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Conflict Management in Higher Ed Report
Volume 6, Number 1, Nov 2005

Men Stopping Rape Exercises

The following is a list of some of the exercises developed by the members of Men Stopping Rape in Madison, WI, for use in anti-rape workshops. I compiled this list for use in Syracuse at a Man-to-Man training program entitled "Practical Strategies for Ending Abuse: A Skill Training for Educators."

1) Sentence Completion Exercise: Going around in a circle, each man completes each sentence. This sort of exercise can be particularly useful for getting an audience to begin to speak and to own their own opinions. The sentence stems can vary too. Feel free to add your own. What I like about being a man (or men) is... What I don't like about being a man (or men) is... What I like about women is... What I don't like about women is...

2) Men on Rape Cards (adapted from Men on Rape book by Tim Beneke): Index cards are prepared with the various statements about sex found in Beneke's book. These are examples of things men have said. Each person reads one or more and then you discuss whether we have heard them, whether we have used them, and use this as a springboard for discussion of what they mean, how they affect how we think and feel about women and about sexuality, and how what we think affects how we act. This is one of the easiest ways to get a group of men talking on the topic. Nobody has to own what they say. Then, if they raise their hand that they've used some of these expressions, they have owned some of what's been said, and in a fairly safe way.

3) Secrets Exercise: Each person writes a secret (or a thought or feeling) about rape (or about sexuality, or about violence, etc.) on an identical piece of paper and with the same color pen (or pencil...). Then, the facilitator collects them and passes them out. If anyone receives their own, exchanges are made until each person has someone else's secret. Then each person reads another person's secret as if it was their own. As a variant, each person tries to elaborate briefly on the secret, again as if it's their own. For co-ed workshops, the women read the men's secrets and vice versa.

4) Appropriate Game: (For use with younger audiences) Workshop facilitators prepare a series of cards, each containing various behaviors that might arise for the group doing the workshop. A person picks a card, reads it, and gives his opinion about the conditions under which the action is and/or is not appropriate. Then, each person chimes in with agreements and disagreements about particular conditions. Examples: calling a girl and asking her out; whistling at a girl on the street; taking off a girl's shirt, slapping a woman's face; telling a woman you want to have sexual intercourse with her, etc. This exercise is particularly useful for showing people that different people think different things are appropriate. It can also be used to encourage people to consider the consequences of their actions, and to consider what girls/women would think appropriate.

5) Fishbowl: (For co-ed workshops, especially) Men and women segregate into two concentric circles, usually with men on the inside first. Each gender gets about 10 minutes to discuss rape (or some more specific related issues), the other gender gets 5 minutes to comment on what they've heard, and the starting gender get 5 minutes to process the other gender's response. This format promotes really listening to each other, given that we cannot respond immediately. This may also be useful with two groups of men, with each portraying a particular perspective, but we are not sure if this has ever been tried. If women go first, men are often too defensive to say anything real.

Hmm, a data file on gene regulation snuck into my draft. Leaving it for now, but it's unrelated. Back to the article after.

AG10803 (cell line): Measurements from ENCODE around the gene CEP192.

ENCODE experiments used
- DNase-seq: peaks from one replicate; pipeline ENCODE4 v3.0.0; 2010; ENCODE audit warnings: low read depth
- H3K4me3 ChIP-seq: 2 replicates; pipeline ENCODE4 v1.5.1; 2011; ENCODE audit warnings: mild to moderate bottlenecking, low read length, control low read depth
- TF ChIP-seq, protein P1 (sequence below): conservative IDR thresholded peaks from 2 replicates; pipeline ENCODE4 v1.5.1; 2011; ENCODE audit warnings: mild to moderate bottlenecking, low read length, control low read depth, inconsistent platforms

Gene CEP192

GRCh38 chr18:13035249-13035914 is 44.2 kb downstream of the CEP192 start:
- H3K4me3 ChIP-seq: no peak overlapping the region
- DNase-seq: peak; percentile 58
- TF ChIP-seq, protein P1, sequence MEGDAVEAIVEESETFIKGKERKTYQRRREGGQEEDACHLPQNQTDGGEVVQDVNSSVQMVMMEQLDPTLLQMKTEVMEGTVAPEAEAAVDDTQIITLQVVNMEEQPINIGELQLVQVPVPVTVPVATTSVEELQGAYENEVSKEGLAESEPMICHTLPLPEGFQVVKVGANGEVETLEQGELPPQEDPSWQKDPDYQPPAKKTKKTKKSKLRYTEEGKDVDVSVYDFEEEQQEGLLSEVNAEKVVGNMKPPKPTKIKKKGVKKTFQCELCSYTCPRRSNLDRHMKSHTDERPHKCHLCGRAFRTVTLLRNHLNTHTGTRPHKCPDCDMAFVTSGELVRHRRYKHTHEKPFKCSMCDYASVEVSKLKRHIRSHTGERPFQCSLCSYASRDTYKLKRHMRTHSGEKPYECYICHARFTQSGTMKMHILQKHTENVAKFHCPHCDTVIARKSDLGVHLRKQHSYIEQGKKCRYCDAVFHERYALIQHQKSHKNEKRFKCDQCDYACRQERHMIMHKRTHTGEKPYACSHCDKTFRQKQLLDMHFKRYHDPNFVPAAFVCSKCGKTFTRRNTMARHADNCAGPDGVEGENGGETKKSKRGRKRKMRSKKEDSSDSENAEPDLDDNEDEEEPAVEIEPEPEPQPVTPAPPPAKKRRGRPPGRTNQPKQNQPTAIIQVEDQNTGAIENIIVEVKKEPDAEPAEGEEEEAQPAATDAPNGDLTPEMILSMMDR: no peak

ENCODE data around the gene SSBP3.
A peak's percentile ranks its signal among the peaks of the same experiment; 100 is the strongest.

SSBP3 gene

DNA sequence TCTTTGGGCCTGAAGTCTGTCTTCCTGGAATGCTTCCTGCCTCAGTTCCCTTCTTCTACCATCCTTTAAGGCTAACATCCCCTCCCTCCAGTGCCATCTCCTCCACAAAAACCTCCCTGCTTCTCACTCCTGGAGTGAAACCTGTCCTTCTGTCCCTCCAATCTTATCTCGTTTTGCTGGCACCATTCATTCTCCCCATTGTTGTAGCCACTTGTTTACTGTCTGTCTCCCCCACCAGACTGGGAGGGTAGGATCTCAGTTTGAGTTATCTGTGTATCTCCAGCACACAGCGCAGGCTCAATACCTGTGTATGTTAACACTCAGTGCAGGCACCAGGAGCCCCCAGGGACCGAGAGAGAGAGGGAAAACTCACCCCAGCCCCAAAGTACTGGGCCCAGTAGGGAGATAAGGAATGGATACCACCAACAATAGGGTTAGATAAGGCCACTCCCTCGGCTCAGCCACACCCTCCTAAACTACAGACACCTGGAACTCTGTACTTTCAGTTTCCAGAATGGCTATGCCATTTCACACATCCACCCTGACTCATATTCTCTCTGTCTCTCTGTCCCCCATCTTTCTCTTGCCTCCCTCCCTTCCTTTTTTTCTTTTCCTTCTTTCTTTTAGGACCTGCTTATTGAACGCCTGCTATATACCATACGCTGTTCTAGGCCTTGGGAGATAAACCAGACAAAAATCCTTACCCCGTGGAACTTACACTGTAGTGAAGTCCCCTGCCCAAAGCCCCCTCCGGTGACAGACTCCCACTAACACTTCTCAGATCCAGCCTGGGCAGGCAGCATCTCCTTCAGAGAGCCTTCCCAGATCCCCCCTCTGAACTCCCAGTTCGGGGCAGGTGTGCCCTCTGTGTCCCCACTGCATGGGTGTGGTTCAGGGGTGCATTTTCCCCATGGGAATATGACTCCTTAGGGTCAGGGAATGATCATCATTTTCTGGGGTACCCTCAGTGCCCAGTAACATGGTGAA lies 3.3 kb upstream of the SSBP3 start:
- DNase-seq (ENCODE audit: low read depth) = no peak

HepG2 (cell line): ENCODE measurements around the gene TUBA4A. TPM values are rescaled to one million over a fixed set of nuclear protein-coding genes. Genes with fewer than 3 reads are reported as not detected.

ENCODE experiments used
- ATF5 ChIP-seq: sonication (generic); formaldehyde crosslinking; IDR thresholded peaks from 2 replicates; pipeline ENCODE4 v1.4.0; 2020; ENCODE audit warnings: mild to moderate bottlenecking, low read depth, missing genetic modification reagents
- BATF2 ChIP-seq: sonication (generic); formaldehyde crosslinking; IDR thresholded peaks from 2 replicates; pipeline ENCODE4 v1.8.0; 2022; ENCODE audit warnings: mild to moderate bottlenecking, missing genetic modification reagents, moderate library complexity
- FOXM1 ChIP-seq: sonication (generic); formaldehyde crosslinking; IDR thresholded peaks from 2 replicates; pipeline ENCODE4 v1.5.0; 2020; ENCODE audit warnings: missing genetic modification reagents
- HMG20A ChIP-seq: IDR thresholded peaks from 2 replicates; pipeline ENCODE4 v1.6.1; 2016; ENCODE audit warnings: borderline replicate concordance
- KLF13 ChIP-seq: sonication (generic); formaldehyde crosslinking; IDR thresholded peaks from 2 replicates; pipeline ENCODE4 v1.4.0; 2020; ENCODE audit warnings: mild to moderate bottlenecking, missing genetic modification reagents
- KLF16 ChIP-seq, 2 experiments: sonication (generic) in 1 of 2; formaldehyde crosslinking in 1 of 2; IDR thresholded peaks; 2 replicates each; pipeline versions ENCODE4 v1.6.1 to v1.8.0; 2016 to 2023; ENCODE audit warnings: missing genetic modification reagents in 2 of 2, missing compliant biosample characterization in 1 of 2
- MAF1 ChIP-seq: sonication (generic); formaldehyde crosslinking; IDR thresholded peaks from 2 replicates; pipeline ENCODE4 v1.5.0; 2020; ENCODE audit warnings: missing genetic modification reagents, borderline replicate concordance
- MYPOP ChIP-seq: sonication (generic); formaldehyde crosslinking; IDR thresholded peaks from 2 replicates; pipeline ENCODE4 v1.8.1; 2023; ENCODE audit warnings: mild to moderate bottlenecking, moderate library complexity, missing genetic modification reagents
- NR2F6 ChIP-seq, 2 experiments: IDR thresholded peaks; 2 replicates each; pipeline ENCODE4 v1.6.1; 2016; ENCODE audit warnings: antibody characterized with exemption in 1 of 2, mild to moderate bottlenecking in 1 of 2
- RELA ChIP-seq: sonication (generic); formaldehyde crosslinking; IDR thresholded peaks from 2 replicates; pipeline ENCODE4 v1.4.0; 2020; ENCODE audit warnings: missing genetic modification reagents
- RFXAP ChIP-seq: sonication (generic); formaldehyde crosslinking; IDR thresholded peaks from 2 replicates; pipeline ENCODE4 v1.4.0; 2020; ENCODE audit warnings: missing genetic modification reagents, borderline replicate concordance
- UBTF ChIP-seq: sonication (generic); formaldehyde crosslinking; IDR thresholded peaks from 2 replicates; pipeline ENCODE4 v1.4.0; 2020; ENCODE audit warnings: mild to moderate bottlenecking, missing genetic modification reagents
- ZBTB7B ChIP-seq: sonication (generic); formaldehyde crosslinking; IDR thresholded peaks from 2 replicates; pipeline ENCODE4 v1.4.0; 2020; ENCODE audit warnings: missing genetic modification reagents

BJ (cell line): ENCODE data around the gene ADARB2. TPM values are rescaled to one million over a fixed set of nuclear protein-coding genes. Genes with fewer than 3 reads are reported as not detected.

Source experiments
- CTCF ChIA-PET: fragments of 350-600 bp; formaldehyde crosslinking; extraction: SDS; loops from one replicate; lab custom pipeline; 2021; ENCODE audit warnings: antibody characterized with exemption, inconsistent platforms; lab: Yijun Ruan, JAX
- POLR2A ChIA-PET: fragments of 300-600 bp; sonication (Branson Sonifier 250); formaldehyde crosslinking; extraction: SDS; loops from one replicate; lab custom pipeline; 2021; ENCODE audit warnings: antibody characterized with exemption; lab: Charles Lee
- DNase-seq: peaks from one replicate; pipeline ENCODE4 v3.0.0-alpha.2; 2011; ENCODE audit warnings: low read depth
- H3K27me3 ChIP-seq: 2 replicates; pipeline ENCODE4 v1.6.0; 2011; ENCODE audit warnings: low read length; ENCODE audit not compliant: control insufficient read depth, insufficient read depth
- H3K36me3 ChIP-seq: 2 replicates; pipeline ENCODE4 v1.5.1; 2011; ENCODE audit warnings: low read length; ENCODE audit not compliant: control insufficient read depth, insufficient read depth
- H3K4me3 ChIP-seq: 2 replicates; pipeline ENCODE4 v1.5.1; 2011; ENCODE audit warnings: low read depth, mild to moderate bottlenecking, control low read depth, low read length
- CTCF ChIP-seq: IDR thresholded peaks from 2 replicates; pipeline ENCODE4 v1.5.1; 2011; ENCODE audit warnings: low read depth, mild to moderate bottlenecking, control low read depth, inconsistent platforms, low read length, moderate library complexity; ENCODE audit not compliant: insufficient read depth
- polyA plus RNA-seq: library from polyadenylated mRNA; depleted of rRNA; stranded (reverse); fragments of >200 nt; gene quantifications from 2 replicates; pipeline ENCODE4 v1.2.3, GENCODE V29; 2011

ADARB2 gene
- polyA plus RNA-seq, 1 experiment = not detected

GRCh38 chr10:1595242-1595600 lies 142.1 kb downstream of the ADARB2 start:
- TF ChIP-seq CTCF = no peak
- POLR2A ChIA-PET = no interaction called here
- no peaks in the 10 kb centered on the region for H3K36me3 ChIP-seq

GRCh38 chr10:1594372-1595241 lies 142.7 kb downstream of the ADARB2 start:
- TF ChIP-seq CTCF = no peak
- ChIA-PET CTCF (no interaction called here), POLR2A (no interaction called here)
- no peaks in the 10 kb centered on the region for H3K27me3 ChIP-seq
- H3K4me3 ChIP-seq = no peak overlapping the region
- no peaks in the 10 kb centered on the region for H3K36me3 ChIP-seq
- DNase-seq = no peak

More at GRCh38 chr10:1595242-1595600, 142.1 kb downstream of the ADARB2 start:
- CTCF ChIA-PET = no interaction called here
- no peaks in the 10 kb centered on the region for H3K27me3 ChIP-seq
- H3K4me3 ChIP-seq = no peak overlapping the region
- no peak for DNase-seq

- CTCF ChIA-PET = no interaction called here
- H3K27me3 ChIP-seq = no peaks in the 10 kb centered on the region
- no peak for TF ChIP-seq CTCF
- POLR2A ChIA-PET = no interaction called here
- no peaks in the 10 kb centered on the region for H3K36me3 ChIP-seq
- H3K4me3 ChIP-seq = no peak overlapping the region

6) Role Plays: For those who do them, they can be extremely effective at encouraging someone to consider the consequences of particular actions or for building empathy. They are also higher-risk than some other exercises and may not work with audiences that are not already comfortable with each other. A list of possible role play scenarios follows. Feel free to make up your own.

a) A shy friend of yours is going on his first date and asks you how to get a woman into bed.

b) You've just returned from a wonderful date and a friend interviews you about how far you've gotten.

c) Your friend's girlfriend (or partner) has been raped and he comes to you very angry.

d) You try to confront another man about his practice of staring at women who pass by.

e) A male friend of yours tells you he has been raped.

f) One man bullies or teases another man.

g) One man tells another about an unsuccessful sexual encounter.

(See related article entitled Doing Anti-Rape Work: One Man's Perspective by Dave Kosson in this same issue)

Ed. Note: This resource was originally published in the ENDING MEN'S VIOLENCE NEWSLETTER in the Fall of 1989. The EMV Newsletter was edited by Bill Warters. Author Dave Kosson was a member of Man-to-Man, a pro-feminist men's organization that educates on issues of preventing violence and abuse in Syracuse, NY at the time this was written. Dave is also an emeritus member of Men Stopping Rape, in Madison, WI.

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Page last updated 11/30/2005

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